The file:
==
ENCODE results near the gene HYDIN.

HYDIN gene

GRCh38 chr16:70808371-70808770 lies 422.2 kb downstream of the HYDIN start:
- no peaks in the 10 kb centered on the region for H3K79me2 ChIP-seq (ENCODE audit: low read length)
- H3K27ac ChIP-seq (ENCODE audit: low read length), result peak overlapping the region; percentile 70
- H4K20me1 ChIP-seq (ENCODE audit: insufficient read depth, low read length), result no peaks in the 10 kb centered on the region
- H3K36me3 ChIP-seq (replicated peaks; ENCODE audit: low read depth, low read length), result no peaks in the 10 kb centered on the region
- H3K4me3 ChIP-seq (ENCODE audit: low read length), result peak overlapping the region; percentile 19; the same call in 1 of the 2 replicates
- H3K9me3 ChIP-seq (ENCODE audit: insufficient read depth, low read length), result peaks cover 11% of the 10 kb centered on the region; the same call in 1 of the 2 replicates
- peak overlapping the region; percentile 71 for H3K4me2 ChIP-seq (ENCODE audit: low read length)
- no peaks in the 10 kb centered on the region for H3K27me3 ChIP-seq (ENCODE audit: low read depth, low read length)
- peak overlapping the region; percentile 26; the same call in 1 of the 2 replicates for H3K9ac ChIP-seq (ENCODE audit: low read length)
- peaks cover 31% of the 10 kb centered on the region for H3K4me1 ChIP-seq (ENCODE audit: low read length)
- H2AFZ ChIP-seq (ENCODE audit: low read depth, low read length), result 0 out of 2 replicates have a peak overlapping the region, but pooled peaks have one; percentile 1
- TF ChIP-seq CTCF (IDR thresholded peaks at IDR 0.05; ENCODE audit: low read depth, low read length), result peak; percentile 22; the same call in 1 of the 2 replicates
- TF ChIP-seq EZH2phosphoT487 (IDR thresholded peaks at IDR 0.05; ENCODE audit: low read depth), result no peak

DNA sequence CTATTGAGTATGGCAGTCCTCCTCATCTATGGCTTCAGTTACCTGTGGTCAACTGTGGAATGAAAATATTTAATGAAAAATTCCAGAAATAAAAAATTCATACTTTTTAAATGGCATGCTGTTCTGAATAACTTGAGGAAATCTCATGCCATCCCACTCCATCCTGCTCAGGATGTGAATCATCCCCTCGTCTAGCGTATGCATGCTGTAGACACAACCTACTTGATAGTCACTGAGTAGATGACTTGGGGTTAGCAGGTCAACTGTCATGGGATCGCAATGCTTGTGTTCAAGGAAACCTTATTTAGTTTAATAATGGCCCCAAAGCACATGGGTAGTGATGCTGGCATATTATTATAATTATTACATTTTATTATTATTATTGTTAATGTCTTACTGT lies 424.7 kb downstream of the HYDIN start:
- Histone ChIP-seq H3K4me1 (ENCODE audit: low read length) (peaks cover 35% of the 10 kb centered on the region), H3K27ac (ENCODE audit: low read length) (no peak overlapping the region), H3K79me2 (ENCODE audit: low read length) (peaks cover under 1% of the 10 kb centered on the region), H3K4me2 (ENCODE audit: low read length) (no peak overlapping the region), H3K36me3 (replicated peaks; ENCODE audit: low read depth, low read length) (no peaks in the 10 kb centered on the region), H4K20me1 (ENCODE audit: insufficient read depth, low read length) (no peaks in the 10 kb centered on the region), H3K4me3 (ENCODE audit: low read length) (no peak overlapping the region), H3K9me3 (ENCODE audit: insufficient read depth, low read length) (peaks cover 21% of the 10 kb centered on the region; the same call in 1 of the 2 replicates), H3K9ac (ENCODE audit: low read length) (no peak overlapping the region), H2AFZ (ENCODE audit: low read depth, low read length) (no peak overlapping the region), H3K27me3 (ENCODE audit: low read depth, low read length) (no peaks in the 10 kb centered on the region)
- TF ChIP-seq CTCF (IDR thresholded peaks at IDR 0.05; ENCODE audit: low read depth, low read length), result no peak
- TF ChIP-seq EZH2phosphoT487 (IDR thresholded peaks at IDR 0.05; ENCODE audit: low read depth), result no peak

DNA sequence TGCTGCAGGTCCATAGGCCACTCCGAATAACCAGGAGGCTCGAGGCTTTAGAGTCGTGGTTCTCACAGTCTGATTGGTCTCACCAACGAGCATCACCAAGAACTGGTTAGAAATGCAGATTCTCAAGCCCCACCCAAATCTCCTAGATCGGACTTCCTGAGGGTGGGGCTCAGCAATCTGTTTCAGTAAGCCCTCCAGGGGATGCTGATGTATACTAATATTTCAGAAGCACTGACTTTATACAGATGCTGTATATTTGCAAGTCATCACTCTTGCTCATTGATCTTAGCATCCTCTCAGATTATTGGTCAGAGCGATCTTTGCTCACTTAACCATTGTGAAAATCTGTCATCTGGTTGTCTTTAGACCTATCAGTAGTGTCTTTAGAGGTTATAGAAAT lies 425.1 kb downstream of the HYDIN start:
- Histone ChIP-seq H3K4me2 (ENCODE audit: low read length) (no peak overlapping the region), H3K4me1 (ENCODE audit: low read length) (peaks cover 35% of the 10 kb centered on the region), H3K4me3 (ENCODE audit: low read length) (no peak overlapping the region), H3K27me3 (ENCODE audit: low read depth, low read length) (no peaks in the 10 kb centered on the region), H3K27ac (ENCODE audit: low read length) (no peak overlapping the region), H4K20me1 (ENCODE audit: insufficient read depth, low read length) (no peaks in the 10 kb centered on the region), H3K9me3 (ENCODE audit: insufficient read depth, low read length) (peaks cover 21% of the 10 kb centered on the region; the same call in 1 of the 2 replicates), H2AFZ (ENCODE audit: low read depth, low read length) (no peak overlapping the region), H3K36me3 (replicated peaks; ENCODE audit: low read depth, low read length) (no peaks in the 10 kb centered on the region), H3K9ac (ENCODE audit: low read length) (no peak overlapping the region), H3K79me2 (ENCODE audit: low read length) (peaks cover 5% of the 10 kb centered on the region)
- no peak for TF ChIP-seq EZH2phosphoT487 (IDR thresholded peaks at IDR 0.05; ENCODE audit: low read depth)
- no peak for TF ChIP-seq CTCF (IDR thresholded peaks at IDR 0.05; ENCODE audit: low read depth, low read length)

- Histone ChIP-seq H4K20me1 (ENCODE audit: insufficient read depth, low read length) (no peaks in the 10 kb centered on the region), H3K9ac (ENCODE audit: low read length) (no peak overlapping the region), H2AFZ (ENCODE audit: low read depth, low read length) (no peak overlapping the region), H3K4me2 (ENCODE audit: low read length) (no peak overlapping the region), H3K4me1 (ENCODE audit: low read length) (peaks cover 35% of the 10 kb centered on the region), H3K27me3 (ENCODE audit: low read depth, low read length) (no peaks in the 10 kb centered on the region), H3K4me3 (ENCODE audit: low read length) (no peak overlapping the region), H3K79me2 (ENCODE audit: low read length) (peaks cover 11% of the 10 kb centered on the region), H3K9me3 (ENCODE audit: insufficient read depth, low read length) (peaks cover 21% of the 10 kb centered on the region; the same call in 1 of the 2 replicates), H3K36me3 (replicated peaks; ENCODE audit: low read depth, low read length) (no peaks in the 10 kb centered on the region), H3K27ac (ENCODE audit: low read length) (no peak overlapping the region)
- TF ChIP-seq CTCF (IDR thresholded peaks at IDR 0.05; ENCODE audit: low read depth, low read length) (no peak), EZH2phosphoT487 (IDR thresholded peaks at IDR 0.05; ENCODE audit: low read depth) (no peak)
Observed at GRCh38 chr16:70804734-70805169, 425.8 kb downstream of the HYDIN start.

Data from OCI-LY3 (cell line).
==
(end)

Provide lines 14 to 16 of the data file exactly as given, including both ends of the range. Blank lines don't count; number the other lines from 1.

- H2AFZ ChIP-seq (ENCODE audit: low read depth, low read length), result 0 out of 2 replicates have a peak overlapping the region, but pooled peaks have one; percentile 1
- TF ChIP-seq CTCF (IDR thresholded peaks at IDR 0.05; ENCODE audit: low read depth, low read length), result peak; percentile 22; the same call in 1 of the 2 replicates
- TF ChIP-seq EZH2phosphoT487 (IDR thresholded peaks at IDR 0.05; ENCODE audit: low read depth), result no peak